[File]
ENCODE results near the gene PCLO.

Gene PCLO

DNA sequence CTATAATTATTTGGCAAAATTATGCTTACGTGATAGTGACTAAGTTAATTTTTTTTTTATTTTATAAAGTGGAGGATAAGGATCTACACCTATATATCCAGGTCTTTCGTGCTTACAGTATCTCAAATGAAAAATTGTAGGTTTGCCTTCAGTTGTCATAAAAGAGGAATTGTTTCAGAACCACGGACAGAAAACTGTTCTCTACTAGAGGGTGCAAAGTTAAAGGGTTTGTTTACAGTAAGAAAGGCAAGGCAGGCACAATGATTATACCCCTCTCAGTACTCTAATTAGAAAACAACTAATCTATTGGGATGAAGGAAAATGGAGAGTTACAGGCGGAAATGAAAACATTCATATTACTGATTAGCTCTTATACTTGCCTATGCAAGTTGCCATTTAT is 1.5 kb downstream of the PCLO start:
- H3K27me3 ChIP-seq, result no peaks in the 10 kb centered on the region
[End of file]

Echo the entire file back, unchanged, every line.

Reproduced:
ENCODE results near the gene PCLO.

Gene PCLO

DNA sequence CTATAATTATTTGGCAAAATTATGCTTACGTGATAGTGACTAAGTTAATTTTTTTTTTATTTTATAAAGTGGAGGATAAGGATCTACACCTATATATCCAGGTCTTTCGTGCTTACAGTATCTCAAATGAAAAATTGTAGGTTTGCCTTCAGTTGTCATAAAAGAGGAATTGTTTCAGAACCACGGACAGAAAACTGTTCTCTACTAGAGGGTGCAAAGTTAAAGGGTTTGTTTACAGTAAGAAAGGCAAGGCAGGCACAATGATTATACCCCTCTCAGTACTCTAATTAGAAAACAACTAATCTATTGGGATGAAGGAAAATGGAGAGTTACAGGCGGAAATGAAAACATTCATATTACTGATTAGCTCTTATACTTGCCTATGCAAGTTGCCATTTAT is 1.5 kb downstream of the PCLO start:
- H3K27me3 ChIP-seq, result no peaks in the 10 kb centered on the region